First, for those keeping track. In my last post, Spring is on the Way, I mentioned trying to grow plants my brother-in-law helped my girls plant. I am not so proud to say that we killed them all. But fear not, my neighbors have taken pity on me, and my plant killer tendencies, and helped me transplant some plants they swear I can’t kill (only time will tell).
Now on to the SUPER FUN news!
Oh my gosh it’s a little less than a week until The Pediatrician’s Twin Bombshell releases. I love the hero of this story! I know authors are technically supposed to say that about all their characters, unless they’re villains. But some characters jump into your heart and nestle themselves there long after their stories have been written and that is how Gabe is for me. He is so ooey gooey!
So below is the first scene of the book. I hope you love Tessa and Gabe’s happily ever after too!
DR. TESSA GARCIA leaned against the bar and slid the back of her heel out of the four-inch peep-toe shoes she’d crammed her feet into. The shoes had been uncomfortable when she’d purchased them three years ago, but she didn’t remember them being such torture devices.
What had possessed her to wear them?
The same ridiculous urge that had driven her to give in to Lily’s plea that she come tonight. Tessa had hoped that this outing might stem the loneliness that clawed at her when she collapsed into bed. At least for an hour.
She should have known better. But she’d wanted to believe she might still have a place with these people.
That she wasn’t completely alone.
Tessa glared at the martini sign hanging from the bar. The former dive bar had been revamped over the last year. The pathetic-looking burned-out neon bar signs were now upscale artwork. But the worn bar and exposed brick walls were still the same. Likely a design aesthetic Tessa didn’t understand—or maybe the new owners had run out of money during their revitalization effort.
Revitalization. Tessa hated that word. Out with the old, in with the new—the phrase applied to people, too, apparently.
A cackle went up from the patio, and Tessa hated the heat coating her cheeks. She didn’t belong here now. This had always been Max’s place. His social circle, his
night to shine. She’d been a girlfriend, and then a wife, but never a friend. That realization sent more regret washing through her.
They’d divorced a little over a year ago, though they’d inhabited the realm of uncomfortable roommates instead of spouses for far too long. She and Max might not have been able to save their union, but she hadn’t thought the women she’d considered friends would also be casualties of their failed marriage.
But they were all married to Max’s college buddies. God, Tessa wanted to slap herself. She should have been smart enough to make that connection.
Maybe if she had spoken to anyone outside the hospital in the last month besides food delivery people…
Tessa’s eyes looked to the ceiling as her foolishness washed over her—again. The people in the corner had all stared when she’d popped in, the press of pity in their gazes as they tried to pretend it was fine that she’d stopped by. Even Lily’s bright exclamations hadn’t been able to cover the pink on her cheeks as her eyes darted between Tessa and her ex-husband’s new bride.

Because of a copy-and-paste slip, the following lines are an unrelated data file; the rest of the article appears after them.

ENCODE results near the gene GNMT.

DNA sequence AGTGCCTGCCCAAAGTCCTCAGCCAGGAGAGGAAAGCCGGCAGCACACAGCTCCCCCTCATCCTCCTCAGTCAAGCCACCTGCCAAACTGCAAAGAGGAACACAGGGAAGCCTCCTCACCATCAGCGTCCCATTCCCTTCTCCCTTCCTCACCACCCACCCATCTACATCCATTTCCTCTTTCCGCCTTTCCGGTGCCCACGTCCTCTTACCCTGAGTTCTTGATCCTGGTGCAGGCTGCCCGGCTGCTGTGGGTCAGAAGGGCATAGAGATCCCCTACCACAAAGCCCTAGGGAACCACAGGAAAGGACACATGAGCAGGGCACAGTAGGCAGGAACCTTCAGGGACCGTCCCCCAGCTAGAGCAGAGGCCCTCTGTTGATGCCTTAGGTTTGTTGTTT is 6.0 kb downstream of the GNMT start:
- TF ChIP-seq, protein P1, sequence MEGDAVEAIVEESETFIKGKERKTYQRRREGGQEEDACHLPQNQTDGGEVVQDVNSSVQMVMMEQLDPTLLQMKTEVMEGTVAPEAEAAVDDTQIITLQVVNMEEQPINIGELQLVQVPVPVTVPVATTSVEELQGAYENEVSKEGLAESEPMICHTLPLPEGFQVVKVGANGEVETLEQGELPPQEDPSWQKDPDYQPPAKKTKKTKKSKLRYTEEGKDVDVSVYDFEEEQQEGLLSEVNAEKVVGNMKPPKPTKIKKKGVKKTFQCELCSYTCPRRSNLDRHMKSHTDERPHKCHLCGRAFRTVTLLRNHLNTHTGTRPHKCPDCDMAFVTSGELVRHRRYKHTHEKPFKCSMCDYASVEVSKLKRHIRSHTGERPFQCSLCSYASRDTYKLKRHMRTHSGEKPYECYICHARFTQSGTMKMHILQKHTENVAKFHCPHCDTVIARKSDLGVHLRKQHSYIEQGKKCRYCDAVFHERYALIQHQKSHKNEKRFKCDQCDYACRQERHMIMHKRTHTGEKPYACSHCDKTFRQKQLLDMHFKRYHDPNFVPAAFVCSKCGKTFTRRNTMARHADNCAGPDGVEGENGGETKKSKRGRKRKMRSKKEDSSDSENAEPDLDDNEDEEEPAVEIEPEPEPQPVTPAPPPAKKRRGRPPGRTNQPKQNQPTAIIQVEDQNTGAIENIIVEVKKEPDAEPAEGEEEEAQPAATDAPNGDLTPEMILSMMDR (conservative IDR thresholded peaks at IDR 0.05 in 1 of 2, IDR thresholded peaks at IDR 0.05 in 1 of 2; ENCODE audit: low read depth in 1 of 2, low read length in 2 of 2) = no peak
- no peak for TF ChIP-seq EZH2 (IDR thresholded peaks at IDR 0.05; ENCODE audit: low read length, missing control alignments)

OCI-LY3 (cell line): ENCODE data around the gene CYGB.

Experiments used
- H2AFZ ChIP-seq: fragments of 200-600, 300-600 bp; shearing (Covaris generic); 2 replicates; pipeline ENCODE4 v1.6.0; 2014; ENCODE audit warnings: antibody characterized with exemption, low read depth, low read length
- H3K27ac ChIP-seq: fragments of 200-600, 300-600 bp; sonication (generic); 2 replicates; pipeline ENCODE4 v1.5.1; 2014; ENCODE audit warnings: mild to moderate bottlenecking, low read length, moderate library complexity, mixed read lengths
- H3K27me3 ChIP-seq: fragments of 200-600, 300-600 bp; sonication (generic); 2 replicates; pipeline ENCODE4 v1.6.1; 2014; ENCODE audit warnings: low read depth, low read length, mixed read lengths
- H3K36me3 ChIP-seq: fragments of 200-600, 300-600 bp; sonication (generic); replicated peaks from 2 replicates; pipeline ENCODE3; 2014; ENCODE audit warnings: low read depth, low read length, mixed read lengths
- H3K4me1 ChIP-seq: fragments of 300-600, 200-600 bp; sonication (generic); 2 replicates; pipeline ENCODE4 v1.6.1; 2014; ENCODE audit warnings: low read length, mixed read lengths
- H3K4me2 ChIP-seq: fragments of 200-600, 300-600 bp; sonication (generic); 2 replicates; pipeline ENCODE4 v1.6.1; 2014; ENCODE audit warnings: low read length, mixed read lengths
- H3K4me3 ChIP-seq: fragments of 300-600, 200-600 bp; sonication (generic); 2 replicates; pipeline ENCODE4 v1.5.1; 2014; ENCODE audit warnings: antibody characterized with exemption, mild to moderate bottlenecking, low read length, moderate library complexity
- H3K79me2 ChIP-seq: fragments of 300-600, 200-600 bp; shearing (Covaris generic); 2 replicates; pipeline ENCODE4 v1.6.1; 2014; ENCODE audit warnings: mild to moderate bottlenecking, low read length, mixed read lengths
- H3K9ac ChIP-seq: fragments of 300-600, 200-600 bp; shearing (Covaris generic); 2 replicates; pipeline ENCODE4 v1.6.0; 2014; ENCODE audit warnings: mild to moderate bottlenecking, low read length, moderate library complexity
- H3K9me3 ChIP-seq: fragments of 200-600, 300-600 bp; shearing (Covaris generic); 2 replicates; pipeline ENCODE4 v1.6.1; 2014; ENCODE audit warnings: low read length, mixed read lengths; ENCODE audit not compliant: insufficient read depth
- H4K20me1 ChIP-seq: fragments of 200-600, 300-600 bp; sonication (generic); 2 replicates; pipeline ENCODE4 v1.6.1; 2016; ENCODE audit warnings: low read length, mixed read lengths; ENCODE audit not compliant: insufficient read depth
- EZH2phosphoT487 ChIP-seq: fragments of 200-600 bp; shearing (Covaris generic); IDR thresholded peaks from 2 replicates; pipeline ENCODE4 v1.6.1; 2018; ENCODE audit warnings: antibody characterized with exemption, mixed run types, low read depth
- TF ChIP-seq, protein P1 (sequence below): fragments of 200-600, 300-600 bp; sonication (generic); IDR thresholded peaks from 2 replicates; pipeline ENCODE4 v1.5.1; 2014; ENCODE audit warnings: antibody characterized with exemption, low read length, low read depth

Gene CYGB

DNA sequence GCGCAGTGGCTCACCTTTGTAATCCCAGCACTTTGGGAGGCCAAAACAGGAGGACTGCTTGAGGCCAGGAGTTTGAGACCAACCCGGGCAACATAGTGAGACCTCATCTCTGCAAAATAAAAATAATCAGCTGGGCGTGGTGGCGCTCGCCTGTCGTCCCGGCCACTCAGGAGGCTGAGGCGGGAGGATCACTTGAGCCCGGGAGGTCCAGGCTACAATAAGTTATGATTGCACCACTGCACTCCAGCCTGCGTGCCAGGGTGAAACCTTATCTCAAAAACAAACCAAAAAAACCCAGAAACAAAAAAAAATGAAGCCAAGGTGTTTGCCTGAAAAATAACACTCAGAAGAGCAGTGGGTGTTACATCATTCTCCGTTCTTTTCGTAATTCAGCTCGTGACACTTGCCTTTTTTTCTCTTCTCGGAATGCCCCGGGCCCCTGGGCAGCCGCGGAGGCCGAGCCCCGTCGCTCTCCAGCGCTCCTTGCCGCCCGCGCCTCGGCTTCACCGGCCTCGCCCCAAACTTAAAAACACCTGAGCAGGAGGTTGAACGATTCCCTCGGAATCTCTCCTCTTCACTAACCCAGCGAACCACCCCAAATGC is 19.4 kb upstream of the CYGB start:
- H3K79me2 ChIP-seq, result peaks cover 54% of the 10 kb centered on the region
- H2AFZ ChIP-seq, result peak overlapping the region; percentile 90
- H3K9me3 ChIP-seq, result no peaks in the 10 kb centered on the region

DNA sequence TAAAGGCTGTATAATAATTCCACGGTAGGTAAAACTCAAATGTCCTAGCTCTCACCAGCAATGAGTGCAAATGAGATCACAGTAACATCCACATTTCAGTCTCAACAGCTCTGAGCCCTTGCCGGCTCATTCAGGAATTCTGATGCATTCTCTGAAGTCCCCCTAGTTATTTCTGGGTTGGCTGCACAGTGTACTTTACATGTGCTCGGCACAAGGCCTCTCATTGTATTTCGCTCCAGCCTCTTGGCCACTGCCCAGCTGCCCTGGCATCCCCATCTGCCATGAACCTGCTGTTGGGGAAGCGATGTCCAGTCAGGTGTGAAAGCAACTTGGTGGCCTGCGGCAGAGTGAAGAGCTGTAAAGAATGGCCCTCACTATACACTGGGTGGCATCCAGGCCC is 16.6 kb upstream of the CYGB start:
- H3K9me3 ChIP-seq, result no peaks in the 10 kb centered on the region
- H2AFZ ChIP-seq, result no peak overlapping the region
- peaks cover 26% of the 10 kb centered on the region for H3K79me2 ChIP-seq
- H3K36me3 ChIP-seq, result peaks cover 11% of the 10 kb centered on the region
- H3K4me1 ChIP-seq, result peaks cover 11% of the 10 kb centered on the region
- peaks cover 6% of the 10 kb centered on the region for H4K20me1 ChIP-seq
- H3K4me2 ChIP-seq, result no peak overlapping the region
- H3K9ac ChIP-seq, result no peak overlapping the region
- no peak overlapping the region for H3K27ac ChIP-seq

Her divorce had been easy—at least on paper. Her lawyer had called it textbook. She and Max had divided their savings account, sold the starter home they’d purchased and said goodbye to their shared lives. It was the after that had rocked her.
In all her failed attempts to make him happy, Max’s hobbies and dreams had taken precedent. When she’d suggested hiking or visiting the botanical gardens, or even hanging out in the backyard where she’d cultivated a relaxing green space, he’d balked. He’d point out that she was always asking him to do more than his share of things. That she should want to do what he wanted, since he was handling everything at home so she could advance at the hospital.
That hadn’t been the full truth. He’d done slightly more than half the chores and complained every step of the way. But she’d given in every time. That still rankled.
Her father hadn’t appreciated being asked to do anything for his family, either. Tessa’s mom had always made excuses for him—just like Tessa had for Max. Tessa had watched her mom try everything to hold on to her marriage. Then she’d watched the catastrophic aftermath.
She’d witnessed all of it, and rather than protecting herself, Tessa had given in to a man’s desires, too, hoping that by ceding her likes, her friends, her dreams,Max might look at her like he had when they first started dating, hoping that she could have the happy family she’d always craved.
As an only child, Tessa had longed for siblings. For a home life that didn’t rock between stony silence and angry shouts. Tessa had wanted to believe her union would differ from her mother’s. But life rarely produced fairy tales, and the Garcia women always seemed to end up alone.
At least she had a thriving career as a pediatric attending at Dallas Children’s Hospital. Her ex-husband hadn’t been able to strip that from her, though he had stolen the promotion they had offered her at Cincinnati Children’s.
Maybe Tessa should have moved without him. But she hadn’t been willing to admit what, deep down, she’d already known. Her marriage had been over long before they’d finalized the divorce decree.
She’d put so much of herself aside for Max, and what did she have? A closet full of colorful scrubs—and comfy shoes. And no one to grab drinks with. No one to see a movie or go to the botanical garden with. No one at the other end of the phone. And no senior attending position.
Hell, she’d even given up the garden she’d cultivated so carefully because Max had wanted to sell their home. Instead of fighting or making a sound argument for why she should purchase it, Tessa had just consented to the sale.
Her townhome didn’t have a lot of extra space for a garden. Tessa harrumphed as she spun the ice around her cup. She’d been so focused on finding a spot close to work—and away from her ex—that she’d rushed the purchase. But she had her independence, and she would never let a man dictate her path again.